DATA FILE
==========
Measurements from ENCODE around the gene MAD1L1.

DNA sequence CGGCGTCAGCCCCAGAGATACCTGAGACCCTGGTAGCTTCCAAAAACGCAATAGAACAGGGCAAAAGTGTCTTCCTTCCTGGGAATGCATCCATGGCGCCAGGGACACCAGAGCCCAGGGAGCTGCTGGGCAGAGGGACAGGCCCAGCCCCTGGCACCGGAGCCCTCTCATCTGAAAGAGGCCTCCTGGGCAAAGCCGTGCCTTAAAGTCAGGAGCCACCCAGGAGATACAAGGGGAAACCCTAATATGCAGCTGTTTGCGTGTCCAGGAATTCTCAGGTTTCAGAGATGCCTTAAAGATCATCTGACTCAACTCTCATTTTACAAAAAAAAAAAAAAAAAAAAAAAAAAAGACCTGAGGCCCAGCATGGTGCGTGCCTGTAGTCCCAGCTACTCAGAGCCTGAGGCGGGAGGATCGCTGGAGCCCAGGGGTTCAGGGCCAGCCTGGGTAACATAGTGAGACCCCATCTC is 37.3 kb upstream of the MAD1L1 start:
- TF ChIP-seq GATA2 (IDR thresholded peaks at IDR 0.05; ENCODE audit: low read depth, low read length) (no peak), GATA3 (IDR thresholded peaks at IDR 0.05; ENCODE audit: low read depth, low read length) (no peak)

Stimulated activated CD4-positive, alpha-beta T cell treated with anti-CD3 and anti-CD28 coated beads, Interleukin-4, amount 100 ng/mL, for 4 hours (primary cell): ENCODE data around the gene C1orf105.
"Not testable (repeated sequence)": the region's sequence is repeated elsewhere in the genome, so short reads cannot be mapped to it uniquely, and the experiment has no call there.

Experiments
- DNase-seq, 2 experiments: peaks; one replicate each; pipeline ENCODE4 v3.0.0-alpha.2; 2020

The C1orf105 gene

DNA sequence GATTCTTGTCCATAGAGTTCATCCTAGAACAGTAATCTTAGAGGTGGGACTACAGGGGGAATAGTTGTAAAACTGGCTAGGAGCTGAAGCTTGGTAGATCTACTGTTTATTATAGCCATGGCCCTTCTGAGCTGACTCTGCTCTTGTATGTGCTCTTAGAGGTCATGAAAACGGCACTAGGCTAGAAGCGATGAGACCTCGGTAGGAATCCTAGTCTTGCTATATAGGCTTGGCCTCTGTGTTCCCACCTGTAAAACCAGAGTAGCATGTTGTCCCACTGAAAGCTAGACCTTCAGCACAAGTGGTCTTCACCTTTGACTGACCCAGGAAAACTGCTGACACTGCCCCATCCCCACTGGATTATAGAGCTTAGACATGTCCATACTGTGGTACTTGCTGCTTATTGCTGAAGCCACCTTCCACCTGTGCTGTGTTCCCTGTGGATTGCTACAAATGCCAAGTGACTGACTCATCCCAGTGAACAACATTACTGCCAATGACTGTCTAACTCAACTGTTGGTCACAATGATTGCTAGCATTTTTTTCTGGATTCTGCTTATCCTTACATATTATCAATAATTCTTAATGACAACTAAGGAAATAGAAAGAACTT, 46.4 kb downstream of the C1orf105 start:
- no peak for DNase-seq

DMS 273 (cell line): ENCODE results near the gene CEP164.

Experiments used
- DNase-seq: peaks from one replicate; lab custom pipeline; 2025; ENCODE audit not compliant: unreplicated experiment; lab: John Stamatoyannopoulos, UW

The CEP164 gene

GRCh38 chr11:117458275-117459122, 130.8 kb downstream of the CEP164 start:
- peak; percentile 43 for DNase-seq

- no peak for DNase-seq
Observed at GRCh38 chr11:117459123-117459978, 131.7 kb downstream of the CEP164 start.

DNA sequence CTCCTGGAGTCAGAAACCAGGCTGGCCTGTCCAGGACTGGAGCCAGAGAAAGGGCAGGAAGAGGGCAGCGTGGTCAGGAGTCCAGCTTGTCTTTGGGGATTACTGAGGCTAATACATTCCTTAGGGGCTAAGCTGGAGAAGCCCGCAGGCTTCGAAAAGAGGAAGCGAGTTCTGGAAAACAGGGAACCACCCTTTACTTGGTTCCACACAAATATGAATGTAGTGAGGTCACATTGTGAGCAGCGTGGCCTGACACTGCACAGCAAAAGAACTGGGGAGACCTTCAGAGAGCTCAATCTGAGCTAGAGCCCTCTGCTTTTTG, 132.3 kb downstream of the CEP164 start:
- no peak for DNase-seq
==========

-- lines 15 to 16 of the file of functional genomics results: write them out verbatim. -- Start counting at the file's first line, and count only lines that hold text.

GRCh38 chr11:117458275-117459122, 130.8 kb downstream of the CEP164 start:
- peak; percentile 43 for DNase-seq